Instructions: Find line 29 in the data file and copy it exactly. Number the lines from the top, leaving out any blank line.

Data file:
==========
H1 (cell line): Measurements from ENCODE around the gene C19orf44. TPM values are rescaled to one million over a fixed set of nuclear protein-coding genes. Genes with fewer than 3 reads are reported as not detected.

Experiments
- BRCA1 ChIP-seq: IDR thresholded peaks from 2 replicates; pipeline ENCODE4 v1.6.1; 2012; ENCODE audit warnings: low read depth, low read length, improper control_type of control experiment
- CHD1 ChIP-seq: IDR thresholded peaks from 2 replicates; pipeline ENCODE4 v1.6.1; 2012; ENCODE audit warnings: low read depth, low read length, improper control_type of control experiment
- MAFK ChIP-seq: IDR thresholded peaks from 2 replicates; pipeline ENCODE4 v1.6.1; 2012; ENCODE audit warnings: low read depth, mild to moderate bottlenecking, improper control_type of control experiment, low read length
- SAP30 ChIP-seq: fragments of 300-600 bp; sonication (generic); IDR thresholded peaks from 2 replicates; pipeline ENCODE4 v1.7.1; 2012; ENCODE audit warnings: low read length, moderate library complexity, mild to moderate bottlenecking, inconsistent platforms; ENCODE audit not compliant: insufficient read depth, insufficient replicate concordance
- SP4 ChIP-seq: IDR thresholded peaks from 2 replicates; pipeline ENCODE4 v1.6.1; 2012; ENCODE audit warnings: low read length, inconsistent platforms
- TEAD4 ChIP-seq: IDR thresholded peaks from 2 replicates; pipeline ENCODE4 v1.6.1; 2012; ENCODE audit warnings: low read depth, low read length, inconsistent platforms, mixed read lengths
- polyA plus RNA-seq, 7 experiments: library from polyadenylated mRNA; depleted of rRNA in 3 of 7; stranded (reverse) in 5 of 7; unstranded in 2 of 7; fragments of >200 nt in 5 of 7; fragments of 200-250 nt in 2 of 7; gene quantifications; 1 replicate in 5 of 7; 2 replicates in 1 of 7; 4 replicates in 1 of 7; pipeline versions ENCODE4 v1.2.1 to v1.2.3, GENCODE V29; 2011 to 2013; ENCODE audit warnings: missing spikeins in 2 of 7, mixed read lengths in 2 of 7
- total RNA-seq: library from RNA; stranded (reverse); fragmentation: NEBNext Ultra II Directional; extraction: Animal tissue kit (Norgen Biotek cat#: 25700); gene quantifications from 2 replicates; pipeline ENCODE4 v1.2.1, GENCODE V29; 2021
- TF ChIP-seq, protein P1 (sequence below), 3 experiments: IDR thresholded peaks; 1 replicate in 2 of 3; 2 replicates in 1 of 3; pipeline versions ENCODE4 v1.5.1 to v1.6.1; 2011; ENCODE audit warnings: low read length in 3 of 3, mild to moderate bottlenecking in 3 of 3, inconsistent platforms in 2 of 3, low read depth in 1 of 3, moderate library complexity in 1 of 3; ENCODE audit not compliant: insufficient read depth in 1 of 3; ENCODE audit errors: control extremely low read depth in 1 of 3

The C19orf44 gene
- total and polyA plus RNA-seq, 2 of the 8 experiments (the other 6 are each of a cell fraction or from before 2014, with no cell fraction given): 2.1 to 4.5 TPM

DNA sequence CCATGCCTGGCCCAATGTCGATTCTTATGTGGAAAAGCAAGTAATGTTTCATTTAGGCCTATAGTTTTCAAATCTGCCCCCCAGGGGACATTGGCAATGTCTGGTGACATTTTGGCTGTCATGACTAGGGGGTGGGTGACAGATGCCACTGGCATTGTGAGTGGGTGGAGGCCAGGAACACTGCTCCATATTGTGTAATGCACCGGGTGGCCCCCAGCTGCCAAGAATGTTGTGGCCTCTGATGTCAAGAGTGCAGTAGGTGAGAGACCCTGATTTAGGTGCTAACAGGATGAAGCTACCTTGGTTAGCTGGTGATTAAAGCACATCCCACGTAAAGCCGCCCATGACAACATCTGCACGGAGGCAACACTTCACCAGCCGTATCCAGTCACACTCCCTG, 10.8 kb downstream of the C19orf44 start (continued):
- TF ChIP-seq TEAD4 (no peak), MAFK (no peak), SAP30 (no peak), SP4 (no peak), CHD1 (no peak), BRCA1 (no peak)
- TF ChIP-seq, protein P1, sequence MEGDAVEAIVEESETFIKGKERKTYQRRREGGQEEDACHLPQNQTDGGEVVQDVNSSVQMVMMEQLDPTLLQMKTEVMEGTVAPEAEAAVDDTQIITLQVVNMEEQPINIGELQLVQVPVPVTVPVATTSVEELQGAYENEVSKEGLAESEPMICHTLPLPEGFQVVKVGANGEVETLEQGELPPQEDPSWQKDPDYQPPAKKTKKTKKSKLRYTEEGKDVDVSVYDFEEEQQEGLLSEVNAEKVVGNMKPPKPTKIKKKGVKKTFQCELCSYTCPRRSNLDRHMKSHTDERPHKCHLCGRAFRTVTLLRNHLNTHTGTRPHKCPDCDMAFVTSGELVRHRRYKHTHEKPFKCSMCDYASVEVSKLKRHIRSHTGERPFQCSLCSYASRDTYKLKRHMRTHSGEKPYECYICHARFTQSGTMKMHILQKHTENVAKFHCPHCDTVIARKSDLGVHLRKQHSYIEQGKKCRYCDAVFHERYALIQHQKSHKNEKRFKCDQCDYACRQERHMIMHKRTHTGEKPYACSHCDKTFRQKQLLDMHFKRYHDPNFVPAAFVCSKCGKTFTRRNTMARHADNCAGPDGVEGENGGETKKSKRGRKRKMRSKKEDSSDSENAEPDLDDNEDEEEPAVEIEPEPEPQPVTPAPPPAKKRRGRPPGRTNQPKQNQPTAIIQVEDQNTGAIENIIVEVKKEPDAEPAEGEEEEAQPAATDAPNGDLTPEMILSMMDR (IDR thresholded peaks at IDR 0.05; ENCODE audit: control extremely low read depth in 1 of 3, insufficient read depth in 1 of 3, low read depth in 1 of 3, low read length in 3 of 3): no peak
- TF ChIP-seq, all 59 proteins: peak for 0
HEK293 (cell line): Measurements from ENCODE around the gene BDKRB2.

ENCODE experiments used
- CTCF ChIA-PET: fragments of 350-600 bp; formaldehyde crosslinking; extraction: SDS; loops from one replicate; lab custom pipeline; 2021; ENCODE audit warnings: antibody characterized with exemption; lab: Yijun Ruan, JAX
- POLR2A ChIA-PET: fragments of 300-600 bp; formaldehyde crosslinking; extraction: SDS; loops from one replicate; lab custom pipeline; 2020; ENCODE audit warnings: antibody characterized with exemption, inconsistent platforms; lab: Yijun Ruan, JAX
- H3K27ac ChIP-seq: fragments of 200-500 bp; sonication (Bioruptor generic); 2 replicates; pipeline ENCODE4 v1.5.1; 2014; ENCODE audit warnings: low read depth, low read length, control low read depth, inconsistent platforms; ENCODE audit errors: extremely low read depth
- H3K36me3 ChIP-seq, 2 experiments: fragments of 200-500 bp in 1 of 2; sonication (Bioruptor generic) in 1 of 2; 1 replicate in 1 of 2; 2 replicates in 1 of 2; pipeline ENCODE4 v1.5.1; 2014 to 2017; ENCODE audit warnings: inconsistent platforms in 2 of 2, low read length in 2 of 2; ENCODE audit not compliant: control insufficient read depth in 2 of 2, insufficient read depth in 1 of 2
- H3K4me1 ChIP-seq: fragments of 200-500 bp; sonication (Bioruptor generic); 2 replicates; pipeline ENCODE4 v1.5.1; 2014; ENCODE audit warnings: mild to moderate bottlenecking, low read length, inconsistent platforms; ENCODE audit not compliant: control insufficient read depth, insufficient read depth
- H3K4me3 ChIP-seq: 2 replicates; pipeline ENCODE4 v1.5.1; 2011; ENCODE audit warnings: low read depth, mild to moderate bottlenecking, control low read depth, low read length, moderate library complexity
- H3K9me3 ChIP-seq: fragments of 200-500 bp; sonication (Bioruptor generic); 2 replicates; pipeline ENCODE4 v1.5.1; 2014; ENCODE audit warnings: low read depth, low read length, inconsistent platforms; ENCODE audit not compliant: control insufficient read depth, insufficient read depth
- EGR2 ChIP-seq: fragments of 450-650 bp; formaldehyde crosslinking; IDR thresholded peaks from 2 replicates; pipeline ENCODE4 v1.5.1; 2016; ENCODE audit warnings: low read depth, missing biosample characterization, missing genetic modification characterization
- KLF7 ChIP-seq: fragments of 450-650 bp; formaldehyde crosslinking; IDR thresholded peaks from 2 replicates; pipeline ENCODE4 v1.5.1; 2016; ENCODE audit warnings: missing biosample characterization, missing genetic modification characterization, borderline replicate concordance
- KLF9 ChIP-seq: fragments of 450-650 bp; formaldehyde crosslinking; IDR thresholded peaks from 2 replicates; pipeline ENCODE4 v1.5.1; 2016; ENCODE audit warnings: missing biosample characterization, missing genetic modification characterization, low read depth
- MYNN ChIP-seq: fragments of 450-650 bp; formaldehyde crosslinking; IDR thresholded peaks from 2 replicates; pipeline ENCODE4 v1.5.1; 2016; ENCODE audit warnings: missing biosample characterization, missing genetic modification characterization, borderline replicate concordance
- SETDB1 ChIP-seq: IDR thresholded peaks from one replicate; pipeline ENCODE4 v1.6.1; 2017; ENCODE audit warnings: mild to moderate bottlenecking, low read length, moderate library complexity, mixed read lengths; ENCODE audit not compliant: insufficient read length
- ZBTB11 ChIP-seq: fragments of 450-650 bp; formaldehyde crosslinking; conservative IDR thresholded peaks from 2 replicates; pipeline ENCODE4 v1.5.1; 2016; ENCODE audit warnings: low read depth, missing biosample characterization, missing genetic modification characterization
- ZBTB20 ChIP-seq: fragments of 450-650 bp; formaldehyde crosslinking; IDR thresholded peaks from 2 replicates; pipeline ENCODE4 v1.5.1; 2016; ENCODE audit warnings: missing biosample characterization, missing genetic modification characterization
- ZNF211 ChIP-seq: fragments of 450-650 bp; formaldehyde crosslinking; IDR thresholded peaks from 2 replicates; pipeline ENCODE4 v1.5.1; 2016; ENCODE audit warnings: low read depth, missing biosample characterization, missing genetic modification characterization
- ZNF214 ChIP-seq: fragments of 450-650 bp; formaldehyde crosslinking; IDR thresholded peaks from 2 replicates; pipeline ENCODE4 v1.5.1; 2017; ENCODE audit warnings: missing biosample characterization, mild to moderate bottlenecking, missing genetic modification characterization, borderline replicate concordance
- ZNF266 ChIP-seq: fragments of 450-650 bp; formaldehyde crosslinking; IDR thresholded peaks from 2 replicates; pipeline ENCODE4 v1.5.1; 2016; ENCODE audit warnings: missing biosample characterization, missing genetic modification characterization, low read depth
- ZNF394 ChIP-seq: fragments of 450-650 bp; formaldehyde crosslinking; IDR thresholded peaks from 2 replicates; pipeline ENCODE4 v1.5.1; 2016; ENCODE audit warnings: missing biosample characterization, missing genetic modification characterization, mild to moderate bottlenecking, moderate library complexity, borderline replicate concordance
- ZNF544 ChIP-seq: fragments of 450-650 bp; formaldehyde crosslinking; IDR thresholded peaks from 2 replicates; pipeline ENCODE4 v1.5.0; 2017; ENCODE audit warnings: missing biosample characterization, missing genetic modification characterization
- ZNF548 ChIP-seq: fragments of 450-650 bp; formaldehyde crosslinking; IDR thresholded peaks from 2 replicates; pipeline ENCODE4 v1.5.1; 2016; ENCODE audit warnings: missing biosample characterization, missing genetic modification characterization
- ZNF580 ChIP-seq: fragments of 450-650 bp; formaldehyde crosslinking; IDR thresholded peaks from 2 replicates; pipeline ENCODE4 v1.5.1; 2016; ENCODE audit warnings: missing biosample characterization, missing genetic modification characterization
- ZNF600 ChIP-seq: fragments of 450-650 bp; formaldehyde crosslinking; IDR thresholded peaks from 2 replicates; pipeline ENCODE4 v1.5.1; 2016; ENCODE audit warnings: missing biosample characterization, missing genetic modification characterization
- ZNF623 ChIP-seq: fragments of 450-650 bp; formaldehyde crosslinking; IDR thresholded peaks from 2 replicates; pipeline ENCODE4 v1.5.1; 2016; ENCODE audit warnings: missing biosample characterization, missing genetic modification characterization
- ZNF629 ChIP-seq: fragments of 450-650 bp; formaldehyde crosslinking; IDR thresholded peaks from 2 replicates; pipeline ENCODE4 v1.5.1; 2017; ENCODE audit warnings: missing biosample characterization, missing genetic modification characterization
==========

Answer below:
- KLF9 ChIP-seq: fragments of 450-650 bp; formaldehyde crosslinking; IDR thresholded peaks from 2 replicates; pipeline ENCODE4 v1.5.1; 2016; ENCODE audit warnings: missing biosample characterization, missing genetic modification characterization, low read depth